"Teddy cuts grass in the summer for $ 20 a lawn. His neighbor, Gavin is very competitive and decides to cut grass as well but only charges $ 18 a lawn. Their total combined revenue one summer was $ 348. Teddy made $ 132 more than Gavin. How many lawns did they each cut?"

The last type of system of equations that I will speak of is one that requires the multiplication elimination method. An example of this type of system is;

3x + 6y = -6, 5x - 2y = 14.
An example of a word problem that we could use the multiplication elimination method to solve is:

"The air-mail rate for letters to Europe is 45 cents per half-ounce and to Africa as 65 cents per ounce. If Shirley paid $ 18.55 to send 35 half-ounce letters to Europe and Africa, how many did she send to Africa?"

This is just a brief overview of the types of problems that I will cover with my class in this unit.

Background Information

I teach 8th grade Algebra in a suburban middle school in Charlotte, North Carolina. In this particular class, I have relatively few behavior problems. Talking at inappropriate times is my students' biggest fault. Carmel Middle School is on a block schedule and my Algebra class meets every day for approximately 85 minutes. I have a pacing guide, created by the county I teach in, that I follow. There is not an abundance of time allocated for systems of equations, so I tend to move rather quickly. I typically have about 30 students in an Algebra class and I have approximately 20 to 25 students in my lower level classes.

The population at my school is as follows: 61.4 % Caucasian, 21.5% African American, 11 % Hispanic and 4 % Asian. Twenty six percent of our students are enrolled in the Gifted and Talented program, while 12.6% of our students have some degree of disability. We have 30% of our population on free or reduced lunch and the other 70% pay or bring bag lunches.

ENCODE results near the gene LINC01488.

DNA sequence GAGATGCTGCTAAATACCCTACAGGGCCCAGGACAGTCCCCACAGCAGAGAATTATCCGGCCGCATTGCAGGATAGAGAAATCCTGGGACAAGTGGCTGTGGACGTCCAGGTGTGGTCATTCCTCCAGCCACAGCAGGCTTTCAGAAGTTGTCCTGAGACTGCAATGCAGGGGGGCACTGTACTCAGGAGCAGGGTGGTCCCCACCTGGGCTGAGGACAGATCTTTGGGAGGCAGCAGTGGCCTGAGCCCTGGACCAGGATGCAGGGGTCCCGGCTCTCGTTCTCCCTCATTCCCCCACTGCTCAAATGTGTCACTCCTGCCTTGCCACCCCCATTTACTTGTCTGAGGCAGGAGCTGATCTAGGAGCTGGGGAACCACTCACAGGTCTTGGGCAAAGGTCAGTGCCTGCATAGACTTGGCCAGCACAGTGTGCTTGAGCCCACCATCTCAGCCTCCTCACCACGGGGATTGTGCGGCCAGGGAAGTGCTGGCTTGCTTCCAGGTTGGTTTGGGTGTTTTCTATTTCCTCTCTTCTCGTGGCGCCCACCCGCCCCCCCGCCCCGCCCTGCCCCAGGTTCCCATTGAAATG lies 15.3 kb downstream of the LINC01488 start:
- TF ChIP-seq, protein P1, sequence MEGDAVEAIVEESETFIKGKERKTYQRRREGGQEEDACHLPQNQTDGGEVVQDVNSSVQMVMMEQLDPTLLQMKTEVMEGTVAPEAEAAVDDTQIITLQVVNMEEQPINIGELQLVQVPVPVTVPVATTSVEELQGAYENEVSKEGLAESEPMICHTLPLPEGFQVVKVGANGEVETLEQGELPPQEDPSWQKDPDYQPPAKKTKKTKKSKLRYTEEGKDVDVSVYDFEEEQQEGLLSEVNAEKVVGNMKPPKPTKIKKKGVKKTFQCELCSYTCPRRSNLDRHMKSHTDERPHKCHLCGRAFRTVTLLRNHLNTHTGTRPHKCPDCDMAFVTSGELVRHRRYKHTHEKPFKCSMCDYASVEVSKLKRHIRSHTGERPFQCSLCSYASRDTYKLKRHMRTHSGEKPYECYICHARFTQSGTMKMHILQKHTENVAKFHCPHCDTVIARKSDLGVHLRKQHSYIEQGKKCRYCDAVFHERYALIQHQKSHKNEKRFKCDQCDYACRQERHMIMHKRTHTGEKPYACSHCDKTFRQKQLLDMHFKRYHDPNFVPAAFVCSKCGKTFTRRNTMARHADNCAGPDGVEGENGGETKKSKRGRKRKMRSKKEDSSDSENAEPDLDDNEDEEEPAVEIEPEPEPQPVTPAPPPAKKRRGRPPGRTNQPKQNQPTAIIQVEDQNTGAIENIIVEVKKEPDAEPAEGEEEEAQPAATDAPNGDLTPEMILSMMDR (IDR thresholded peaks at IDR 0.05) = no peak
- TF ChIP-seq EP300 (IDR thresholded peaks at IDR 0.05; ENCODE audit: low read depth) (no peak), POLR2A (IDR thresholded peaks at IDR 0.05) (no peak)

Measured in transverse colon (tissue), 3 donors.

The percent of students at or above grade level in math is 80%, and the students at or above grade level in reading is even higher- 91.5%. These percentages put us above the Charlotte Mecklenburg District average in both categories. For the last few years, Carmel Middle School has consistently had 100% of Algebra and Geometry students performing at or above grade level.

The District itself is growing larger and larger every year; it currently enrolls 122,000 students and employs 10,050 teachers. Over the last couple of years, the Charlotte-Mecklenburg School System has increased the number of students by approximately 6,000 students per year. The district population is 43% African American, 37% Caucasian, 12% Hispanic, and 4% Asian.


First, I will start with introducing the three ways to solve a system of equations. The first way is called the substitution method. I spend two days on substitution with my class. Typically, the problems are set up such that there is only one variable on each side of the equation and at least one variable has a leading coefficient equal to one. The other equation has two variables, as well, each on the same side of the equation. An example is as follows:

x = 3y, 2x + 4y = 20.